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Airlines on alert for ashclouds if Iceland volcano erupts

Carriers watching for eruption, fearing repeat of 2010, when 100, 000 flights had to be cancelled

PUBLISHED : Wednesday, 20 August, 2014, 10:02pm
UPDATED : Wednesday, 20 August, 2014, 10:21pm
AFP

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Airlines are on alert as one of Iceland's biggest volcanoes rumbles to life, threatening ash clouds that could force flight cancellations across the North Atlantic, the busiest international travel market.

Air France, Lufthansa and Delta Air Lines are among carriers watching the Bardarbunga volcano for an eruption, the latest in a series of actual or potential hazards to interfere with commercial air routes. Iceland's Civil Protection Agency began evacuating the area north of the volcano on Tuesday.

The seismic activity raised concern that airlines may face a repeat of the 2010 disruptions when a cloud belched from the Eyjafjallajokull volcano forced carriers to erase more than 100,000 flights and caused about US$1.7 billion in lost revenue.

Ash is a menace to jetliners because the glass-like particles can damage engines by melting and congealing inside them.`

"If the volcano erupts - which we don't know - how explosive or non-explosive the eruption is depends entirely on where the magma reaches the surface," Melissa Anne Pfeffer, atmospheric volcanologist at the Icelandic Met Office, said. Bardarbunga lies beneath Vatnajokull, Europe's largest glacier.

Molten rock bubbling up under the icecap would create "a more explosive eruption", with the mix of high heat and a sudden meltdown of frozen water, than one occurring in the open, Pfeffer said. Northern European air traffic would be affected if Tuesday's winds continued during an eruption, she said.

Europe is more prepared to deal with volcanic ash these days [than in 2010]
EUROCONTROL

While regional air traffic manager Eurocontrol said the volcano was not affecting aviation now, the "seismic swarm" of earthquakes recorded around the caldera's rim this week was the largest seen since the last eruption, in 1996, according to the website of FutureVolc, a European safety monitor. Iceland increased the eruption risk to "orange", the second-highest level, on Monday.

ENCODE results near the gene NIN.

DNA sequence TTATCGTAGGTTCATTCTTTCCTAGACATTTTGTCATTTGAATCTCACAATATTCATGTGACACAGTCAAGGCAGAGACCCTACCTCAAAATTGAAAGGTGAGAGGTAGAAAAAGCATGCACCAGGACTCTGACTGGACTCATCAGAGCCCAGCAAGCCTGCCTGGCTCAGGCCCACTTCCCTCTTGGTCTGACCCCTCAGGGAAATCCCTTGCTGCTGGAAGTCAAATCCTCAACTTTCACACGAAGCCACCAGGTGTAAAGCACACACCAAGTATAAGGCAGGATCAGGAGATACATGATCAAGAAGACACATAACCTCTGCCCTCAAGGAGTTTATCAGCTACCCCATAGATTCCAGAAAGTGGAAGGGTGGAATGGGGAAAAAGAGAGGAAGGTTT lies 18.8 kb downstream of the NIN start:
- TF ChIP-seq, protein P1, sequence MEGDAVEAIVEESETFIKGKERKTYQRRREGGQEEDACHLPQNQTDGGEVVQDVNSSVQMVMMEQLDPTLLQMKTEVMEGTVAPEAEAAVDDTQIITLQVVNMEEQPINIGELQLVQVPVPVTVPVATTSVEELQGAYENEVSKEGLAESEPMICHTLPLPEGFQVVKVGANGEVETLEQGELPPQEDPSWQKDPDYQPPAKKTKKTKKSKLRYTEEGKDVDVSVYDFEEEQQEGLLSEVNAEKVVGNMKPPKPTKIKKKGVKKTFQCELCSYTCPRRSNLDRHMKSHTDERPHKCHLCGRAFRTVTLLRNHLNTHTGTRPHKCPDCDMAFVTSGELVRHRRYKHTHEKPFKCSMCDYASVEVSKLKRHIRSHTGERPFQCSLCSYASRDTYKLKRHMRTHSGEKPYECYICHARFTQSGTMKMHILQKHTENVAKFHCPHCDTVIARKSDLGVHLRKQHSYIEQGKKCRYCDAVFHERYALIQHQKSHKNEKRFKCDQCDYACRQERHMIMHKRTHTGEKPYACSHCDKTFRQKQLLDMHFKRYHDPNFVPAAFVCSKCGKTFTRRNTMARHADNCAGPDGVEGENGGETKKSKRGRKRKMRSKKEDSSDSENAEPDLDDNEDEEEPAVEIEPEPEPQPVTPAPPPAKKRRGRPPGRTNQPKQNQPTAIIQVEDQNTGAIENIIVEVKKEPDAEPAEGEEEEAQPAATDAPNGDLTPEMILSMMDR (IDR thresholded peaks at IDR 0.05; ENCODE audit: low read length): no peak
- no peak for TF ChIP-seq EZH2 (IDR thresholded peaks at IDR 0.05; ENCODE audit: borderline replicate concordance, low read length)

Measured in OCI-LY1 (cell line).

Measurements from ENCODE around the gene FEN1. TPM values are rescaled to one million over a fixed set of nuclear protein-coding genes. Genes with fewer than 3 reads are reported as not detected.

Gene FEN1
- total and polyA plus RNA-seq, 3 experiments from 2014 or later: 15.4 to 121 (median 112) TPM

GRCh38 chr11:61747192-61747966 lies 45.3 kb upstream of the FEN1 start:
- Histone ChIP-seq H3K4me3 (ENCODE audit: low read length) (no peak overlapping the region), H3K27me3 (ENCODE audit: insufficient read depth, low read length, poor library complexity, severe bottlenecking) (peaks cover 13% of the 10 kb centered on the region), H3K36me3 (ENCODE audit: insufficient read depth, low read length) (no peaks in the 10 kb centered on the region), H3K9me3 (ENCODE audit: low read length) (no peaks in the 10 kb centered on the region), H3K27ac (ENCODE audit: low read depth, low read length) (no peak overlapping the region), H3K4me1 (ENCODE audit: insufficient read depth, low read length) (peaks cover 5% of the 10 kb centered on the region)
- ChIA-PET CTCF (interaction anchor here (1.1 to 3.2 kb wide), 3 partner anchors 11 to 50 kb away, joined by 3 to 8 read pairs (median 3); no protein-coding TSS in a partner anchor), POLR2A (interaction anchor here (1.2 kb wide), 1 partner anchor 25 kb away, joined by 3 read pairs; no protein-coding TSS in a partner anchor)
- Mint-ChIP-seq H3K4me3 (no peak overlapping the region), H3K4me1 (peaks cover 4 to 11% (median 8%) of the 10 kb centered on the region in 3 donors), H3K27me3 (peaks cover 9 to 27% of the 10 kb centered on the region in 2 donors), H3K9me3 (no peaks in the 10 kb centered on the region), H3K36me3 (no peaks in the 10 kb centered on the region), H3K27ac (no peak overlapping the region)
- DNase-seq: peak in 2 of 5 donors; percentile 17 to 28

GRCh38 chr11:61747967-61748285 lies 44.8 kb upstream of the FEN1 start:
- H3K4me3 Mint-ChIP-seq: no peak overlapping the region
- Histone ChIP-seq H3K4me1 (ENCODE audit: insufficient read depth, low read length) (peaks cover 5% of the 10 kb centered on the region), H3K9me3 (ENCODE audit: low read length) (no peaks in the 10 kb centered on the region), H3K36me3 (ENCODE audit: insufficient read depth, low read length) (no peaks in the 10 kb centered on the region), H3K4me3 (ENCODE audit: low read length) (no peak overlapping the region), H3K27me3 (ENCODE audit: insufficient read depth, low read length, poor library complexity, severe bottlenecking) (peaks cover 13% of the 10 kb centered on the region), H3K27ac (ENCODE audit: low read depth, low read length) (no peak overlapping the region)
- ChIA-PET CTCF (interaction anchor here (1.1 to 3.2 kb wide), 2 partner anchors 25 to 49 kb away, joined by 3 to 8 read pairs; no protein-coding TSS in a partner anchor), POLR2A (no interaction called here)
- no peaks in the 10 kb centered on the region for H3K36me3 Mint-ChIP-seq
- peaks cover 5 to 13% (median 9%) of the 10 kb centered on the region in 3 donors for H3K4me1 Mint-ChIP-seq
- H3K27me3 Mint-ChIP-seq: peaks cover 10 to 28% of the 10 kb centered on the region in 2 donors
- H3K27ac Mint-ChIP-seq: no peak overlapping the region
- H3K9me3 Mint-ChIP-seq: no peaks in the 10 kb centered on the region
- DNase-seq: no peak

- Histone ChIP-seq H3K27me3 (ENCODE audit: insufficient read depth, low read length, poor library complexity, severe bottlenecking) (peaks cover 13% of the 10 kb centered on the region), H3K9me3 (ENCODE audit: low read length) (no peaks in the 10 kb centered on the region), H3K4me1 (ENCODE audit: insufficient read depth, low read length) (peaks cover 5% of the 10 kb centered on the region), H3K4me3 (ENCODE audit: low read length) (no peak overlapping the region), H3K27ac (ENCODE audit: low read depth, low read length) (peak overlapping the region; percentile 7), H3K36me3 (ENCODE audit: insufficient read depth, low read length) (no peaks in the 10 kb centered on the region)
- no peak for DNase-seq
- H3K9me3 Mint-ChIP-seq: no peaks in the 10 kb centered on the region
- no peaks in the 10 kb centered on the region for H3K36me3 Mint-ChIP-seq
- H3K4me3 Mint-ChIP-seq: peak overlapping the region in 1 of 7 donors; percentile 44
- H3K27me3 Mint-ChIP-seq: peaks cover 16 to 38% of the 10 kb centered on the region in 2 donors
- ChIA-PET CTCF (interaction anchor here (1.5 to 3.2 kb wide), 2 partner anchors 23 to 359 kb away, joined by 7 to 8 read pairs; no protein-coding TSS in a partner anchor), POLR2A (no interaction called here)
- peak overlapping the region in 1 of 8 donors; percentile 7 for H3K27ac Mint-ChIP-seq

The spectre of ash clouds is the latest worry for airlines that have had to divert flights in recent weeks around war-torn Syria, Iraq and Ukraine; weigh whether to fly to Tel Aviv after a missile struck near the airport; and adjust Africa operations as Ebola infections trigger public-health alerts. Russia also has threatened to limit flyovers across Siberia by some airlines.

The Eyjafjallajokull blow-up prompted European officials to close the majority of airspace in the region for six days, stranding 10 million passengers.

There was less disruption to travel from a 2011 eruption, which was smaller and only affected airports in Iceland and northern Germany for a few hours.

"Europe is more prepared to deal with volcanic ash these days," Eurocontrol said in a statement. "We have better mechanisms in place than we did in 2010."

Roads in a sparsely populated area north of Bardarbunga were closed on Tuesday, as the Meteorological Office said it had recorded some 2,600 tremors over the past four days.

Bardarbunga, Iceland's second-highest peak, rising to more than 2,000 metres, caps the country's largest volcanic system.

"We meet twice a day, but the earthquake activity still comes in waves. There do not seem to be any changes, but it is still very powerful," Vidir Reynisson, department manager at Iceland's Civil Protection Department, told broadcaster 365.

Additional reporting by Agence France-Presse